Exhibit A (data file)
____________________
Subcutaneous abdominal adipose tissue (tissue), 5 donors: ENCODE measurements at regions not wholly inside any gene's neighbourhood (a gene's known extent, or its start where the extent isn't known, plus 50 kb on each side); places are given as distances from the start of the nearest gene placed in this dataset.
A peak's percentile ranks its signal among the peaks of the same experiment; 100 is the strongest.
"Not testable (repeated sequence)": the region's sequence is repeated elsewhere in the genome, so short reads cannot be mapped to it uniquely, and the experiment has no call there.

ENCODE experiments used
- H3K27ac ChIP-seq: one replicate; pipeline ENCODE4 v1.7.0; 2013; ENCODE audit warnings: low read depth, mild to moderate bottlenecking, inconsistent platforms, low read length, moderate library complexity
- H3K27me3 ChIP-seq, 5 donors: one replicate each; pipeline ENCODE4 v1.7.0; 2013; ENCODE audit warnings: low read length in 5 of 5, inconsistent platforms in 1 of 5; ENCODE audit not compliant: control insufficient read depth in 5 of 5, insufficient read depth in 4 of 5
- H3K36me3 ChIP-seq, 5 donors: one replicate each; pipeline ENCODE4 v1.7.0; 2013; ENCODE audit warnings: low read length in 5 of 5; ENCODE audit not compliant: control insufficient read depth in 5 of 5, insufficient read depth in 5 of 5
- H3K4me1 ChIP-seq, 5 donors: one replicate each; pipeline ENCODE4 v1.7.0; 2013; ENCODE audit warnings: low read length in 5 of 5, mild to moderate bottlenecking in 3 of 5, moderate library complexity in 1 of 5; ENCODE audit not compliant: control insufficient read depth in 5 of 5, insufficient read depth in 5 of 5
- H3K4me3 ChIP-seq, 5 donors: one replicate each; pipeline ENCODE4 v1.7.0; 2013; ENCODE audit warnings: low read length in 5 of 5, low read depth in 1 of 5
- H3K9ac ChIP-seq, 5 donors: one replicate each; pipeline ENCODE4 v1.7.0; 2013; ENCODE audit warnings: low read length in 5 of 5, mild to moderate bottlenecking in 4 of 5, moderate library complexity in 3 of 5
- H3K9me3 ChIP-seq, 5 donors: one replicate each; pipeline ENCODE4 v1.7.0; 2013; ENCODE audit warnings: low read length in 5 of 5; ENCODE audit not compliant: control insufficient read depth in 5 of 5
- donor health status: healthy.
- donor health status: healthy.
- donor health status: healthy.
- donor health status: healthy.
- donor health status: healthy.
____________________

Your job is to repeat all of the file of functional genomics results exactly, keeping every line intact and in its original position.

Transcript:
Subcutaneous abdominal adipose tissue (tissue), 5 donors: ENCODE measurements at regions not wholly inside any gene's neighbourhood (a gene's known extent, or its start where the extent isn't known, plus 50 kb on each side); places are given as distances from the start of the nearest gene placed in this dataset.
A peak's percentile ranks its signal among the peaks of the same experiment; 100 is the strongest.
"Not testable (repeated sequence)": the region's sequence is repeated elsewhere in the genome, so short reads cannot be mapped to it uniquely, and the experiment has no call there.

ENCODE experiments used
- H3K27ac ChIP-seq: one replicate; pipeline ENCODE4 v1.7.0; 2013; ENCODE audit warnings: low read depth, mild to moderate bottlenecking, inconsistent platforms, low read length, moderate library complexity
- H3K27me3 ChIP-seq, 5 donors: one replicate each; pipeline ENCODE4 v1.7.0; 2013; ENCODE audit warnings: low read length in 5 of 5, inconsistent platforms in 1 of 5; ENCODE audit not compliant: control insufficient read depth in 5 of 5, insufficient read depth in 4 of 5
- H3K36me3 ChIP-seq, 5 donors: one replicate each; pipeline ENCODE4 v1.7.0; 2013; ENCODE audit warnings: low read length in 5 of 5; ENCODE audit not compliant: control insufficient read depth in 5 of 5, insufficient read depth in 5 of 5
- H3K4me1 ChIP-seq, 5 donors: one replicate each; pipeline ENCODE4 v1.7.0; 2013; ENCODE audit warnings: low read length in 5 of 5, mild to moderate bottlenecking in 3 of 5, moderate library complexity in 1 of 5; ENCODE audit not compliant: control insufficient read depth in 5 of 5, insufficient read depth in 5 of 5
- H3K4me3 ChIP-seq, 5 donors: one replicate each; pipeline ENCODE4 v1.7.0; 2013; ENCODE audit warnings: low read length in 5 of 5, low read depth in 1 of 5
- H3K9ac ChIP-seq, 5 donors: one replicate each; pipeline ENCODE4 v1.7.0; 2013; ENCODE audit warnings: low read length in 5 of 5, mild to moderate bottlenecking in 4 of 5, moderate library complexity in 3 of 5
- H3K9me3 ChIP-seq, 5 donors: one replicate each; pipeline ENCODE4 v1.7.0; 2013; ENCODE audit warnings: low read length in 5 of 5; ENCODE audit not compliant: control insufficient read depth in 5 of 5
- donor health status: healthy.
- donor health status: healthy.
- donor health status: healthy.
- donor health status: healthy.
- donor health status: healthy.